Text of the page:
The term I was thinking of was 'blocking'. Basically 2x4 pieces placed horizontally (staggered up/down) along the middle of the 2x4 stud wall. Eliminates issues relating to 2x4s twisting, adds some lateral stability, etc.

Don't forget to abide by proper bottom plate install procedures on the concrete floor - wood directly on concrete = recipe for failure. Check local code, usually just some thin foam laid in a strip below the plate.
 

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Discussion Starter · #15 · (Edited)
220 Gallon of procrastination (its coming together finally after 2 years)

Don't get me wrong...it'll 'work'...but you have the opportunity to do it right, it won't cost much, and you'll remove some liability on your end.

The term I was thinking of was 'blocking'. Basically 2x4 pieces placed horizontally (staggered up/down) along the middle of the 2x4 stud wall. Eliminates issues relating to 2x4s twisting, adds some lateral stability, etc.

Don't forget to abide by proper bottom plate install procedures on the concrete floor - wood directly on concrete = recipe for failure. Check local code, usually just some thin foam laid in a strip below the plate.
Yeah the pieces are like connector.
I didn't see any padding beneath the other 2x4. I'll check again when I get home.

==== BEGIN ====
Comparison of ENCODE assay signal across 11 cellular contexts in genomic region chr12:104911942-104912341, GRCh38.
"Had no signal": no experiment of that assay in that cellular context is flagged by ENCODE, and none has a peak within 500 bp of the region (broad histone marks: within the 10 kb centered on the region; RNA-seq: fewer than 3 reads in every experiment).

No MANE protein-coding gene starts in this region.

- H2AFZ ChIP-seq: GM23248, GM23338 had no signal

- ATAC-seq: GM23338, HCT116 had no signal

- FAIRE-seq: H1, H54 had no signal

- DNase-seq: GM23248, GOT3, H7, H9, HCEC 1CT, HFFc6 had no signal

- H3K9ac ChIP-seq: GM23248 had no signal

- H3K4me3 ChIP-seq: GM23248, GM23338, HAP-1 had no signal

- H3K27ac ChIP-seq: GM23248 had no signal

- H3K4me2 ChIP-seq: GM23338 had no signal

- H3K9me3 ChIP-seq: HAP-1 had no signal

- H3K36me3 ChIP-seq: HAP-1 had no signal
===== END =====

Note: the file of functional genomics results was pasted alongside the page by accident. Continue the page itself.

Thanks guys.
Better to be safe than sorry.
 

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Some real quick notes:
  • 30G is too small, will barely keep up with a power outage. My understanding is sump = 1/3 the size of your display, ideally.
  • If your overflow is designed correctly, you only need to make sure your drains can keep up with the pump flow rate. Depending on pump power, I'd for sure do 1.5" drains for a 220.
  • Your sump doesn't appear to have any filtration? (maybe not drawn?)
  • Look up auto top-off stuff re: refill/drain
  • Your drain system only has two drains - for a tank that size, you'll want a full Beananimal drain system (3) - this is, again, dependant on your flow rates, if high, a single 1.5" drain might not be enough.
 

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Discussion Starter · #18 ·
Some real quick notes:
  • 30G is too small, will barely keep up with a power outage. My understanding is sump = 1/3 the size of your display, ideally.
  • If your overflow is designed correctly, you only need to make sure your drains can keep up with the pump flow rate. Depending on pump power, I'd for sure do 1.5" drains for a 220.
  • Your sump doesn't appear to have any filtration? (maybe not drawn?)
  • Look up auto top-off stuff re: refill/drain